“The specialist insurance firms are in the best position to ensure there aren’t such conflicts,” says Thomas.

“So individuals have been really struggling within large, all-purpose, general commercial firms to actually hang on to their insurance work.”

He adds that it’s not enough for insurance law firms to simply specialise in employer and public liability and motor – they need to handle other areas such as professional indemnity, product liability and reinsurance disputes.

“It’s more and more important for insurers to have a one-stop service. So I’m certainly not saying personal injury, EL and PL [employers’ liability, public liability] is a bad thing and general and reinsurance is a good thing. You need to be able to provide the one-stop service for most clients.”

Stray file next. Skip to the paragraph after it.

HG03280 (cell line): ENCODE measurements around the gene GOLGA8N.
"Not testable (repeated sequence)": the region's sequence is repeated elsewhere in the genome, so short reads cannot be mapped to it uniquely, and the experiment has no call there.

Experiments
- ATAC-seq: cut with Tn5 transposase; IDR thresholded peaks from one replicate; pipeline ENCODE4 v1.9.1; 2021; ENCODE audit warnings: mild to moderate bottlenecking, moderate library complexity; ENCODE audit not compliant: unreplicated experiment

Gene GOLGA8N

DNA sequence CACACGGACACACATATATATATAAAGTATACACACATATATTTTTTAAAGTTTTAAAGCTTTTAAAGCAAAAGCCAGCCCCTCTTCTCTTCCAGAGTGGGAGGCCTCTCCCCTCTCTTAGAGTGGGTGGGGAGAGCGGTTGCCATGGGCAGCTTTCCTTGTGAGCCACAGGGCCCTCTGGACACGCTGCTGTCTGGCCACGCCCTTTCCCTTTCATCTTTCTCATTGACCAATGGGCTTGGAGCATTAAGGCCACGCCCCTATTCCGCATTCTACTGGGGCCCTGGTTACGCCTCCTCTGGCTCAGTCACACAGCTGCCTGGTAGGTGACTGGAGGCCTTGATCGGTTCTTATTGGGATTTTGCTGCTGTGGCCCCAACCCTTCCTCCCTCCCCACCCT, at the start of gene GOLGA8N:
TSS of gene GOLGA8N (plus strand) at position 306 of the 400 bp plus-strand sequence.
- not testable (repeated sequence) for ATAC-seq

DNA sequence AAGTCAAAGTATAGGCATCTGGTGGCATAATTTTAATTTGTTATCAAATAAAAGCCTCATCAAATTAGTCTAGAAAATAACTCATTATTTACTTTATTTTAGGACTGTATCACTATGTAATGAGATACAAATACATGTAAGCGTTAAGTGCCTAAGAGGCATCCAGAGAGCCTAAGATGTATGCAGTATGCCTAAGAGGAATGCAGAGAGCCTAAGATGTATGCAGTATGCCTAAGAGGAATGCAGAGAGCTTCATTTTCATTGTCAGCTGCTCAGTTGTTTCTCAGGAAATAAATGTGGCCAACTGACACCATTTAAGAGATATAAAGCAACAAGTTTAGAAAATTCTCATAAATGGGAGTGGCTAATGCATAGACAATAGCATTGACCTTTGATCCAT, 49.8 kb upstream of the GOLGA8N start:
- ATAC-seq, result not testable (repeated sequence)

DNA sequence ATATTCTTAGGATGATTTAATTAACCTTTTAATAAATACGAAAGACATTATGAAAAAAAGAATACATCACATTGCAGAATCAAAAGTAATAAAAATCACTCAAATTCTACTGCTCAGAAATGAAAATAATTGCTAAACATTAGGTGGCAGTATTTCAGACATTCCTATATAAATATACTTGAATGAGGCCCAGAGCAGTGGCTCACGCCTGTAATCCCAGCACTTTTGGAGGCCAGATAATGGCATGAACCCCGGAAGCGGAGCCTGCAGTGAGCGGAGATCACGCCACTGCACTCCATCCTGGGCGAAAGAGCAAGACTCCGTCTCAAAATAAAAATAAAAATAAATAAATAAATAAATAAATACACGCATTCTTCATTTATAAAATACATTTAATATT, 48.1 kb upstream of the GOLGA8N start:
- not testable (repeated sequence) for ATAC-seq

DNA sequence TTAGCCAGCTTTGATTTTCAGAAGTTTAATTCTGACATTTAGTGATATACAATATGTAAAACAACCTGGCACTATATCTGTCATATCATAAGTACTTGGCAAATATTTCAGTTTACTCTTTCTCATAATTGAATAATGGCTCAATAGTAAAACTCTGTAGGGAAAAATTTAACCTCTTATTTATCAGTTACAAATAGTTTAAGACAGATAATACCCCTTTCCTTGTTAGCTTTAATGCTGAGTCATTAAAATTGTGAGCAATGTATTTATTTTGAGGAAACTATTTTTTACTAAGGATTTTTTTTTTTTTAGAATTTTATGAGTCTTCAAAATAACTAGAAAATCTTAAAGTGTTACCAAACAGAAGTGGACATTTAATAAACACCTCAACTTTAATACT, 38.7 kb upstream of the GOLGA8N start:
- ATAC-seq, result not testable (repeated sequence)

He’s not convinced external ownership of a law firm by an insurer would work because that might mean they were too closely aligned and would be seen as biased in the eyes of other clients.

Beachcroft is one of the law firms that offers services to insurers as well as specialising in other areas such as health. Paul Murray, its managing partner, also expects further consolidation of solicitors who specialise solely in insurance.

“The market has become very tough and a lot of players have chosen to move out of it,” he says.

“Lawyers who work in the insurance market find it hard to keep pace with procurement demands and the infrastructure needed. Only a certain size of firm is capable and the business is price sensitive.”